Political parties have refocused their attention to their own election campaigns and are now awaiting the announcement for the next voter registration weekend and election date, after the Constitutional Court dismissed the challenge against the Electoral Amendment Act on Monday.
The Electoral Commission of South Africa (IEC), political parties and independent candidates participating in the 2024 National and Provincial Elections waited with bated breath on the judgment that had the power to change the course of the election.
The dispute was brought by the Independent Candidates Association (ICA) and Build One South Africa (Bosa) who believed the playing fields were not levelled in the electoral process between independent candidates and candidates for parties.
In a statement issued by the Electoral Commission shortly after the judgment was handed down, it said the IEC would now finalise adjustments to the signature requirements portal, so that prospective independent candidates and unrepresented parties can start collecting and capturing.
The signature portal, as well as the final regulations, is expected to be launched soon.
The African National Congress (ANC) welcomed the ConCourt decision, saying the progressive judgment also avoided a possible delay of the elections and now paves a clear way for independent candidates and political parties to compete in the forthcoming elections.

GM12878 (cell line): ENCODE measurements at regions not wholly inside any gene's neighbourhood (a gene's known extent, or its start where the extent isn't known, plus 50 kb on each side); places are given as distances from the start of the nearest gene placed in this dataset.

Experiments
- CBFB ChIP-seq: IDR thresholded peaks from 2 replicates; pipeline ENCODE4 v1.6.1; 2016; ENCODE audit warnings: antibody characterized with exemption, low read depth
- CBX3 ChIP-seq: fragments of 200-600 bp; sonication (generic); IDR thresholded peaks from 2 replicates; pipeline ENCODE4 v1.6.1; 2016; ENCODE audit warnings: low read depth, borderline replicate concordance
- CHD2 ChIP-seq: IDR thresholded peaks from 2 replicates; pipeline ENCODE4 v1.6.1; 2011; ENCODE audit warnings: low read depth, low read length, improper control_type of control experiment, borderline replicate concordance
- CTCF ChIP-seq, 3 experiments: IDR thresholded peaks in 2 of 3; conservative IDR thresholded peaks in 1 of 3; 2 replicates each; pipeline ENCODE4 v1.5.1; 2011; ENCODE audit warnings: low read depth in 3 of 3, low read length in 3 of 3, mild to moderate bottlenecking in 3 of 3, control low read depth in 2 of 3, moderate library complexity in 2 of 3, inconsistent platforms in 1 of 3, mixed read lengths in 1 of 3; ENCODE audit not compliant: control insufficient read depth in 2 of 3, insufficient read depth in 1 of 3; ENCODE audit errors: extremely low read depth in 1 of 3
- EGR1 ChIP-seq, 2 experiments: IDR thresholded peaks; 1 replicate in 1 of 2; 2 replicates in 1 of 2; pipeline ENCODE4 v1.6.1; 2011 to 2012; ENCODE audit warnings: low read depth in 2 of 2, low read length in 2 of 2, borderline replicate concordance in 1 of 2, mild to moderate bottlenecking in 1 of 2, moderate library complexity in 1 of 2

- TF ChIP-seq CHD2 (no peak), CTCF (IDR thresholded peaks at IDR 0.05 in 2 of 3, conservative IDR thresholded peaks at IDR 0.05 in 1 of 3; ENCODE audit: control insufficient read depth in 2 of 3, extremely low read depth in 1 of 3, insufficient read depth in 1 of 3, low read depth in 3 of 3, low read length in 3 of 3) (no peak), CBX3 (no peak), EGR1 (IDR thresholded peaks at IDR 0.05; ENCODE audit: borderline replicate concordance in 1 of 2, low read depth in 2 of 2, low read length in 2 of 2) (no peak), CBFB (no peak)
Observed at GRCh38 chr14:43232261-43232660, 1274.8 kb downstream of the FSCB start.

The party said the ruling also allowed the IEC to avoid any uncertainty in discharging its constitutional mandate of ensuring free and fair elections.
The ANC also welcomed the apex court’s unanimous judgment which dismissed the ICA’s challenge of the 200/200 split of National Assembly seats.
“The ANC agrees with the judgement that the 200/200 split passed the reasonableness test because it was grounded in proportional representation and would have little risk of ‘overhang’. We are pleased that the ICA’s application was unanimously dismissed, vindicating Parliament which opposed the matter.
“The ANC will now focus on its election campaign encouraging South Africans to exercise their right to register to vote and on the ground mobilisation of our structures,” said ANC spokesperson Mahlengi Bhengu-Motsiri.
The Democratic Alliance (DA), commended the Constitutional Court for swiftly addressing the challenge and ensuring that the electoral process remained on track.
DA spokesperson Werner Horn said in light of the court’s dismissal, it now called on the IEC to expedite the announcement of the next registration weekend, and urged the IEC to conclude its consultations with President Cyril Ramaphosa on the election date.
“Time is of the essence, and a prompt declaration is essential for maintaining the momentum generated during the initial registration period,” Horn said.
Horn also called on the IEC to actively facilitate voting for South Africans abroad and emphasised the importance of ensuring that the online voter registration portal for expatriates was fully functional.
“Enabling a smooth and accessible process for all eligible voters, including those residing outside the country, is fundamental to the democratic integrity of our electoral system,” he said.
The Electoral Commission said it was always of the view that the distribution of seats of the National Assembly between the compensatory tier and the regional tier was rational and satisfied the constitutional requirement for general proportionality.
“The important confirmation of the Constitutional Court is that the contestants in the regional tier of the elections are subject to the same number of votes per seat. Furthermore, that no votes of independents are to be transferred to political parties,” the IEC stated.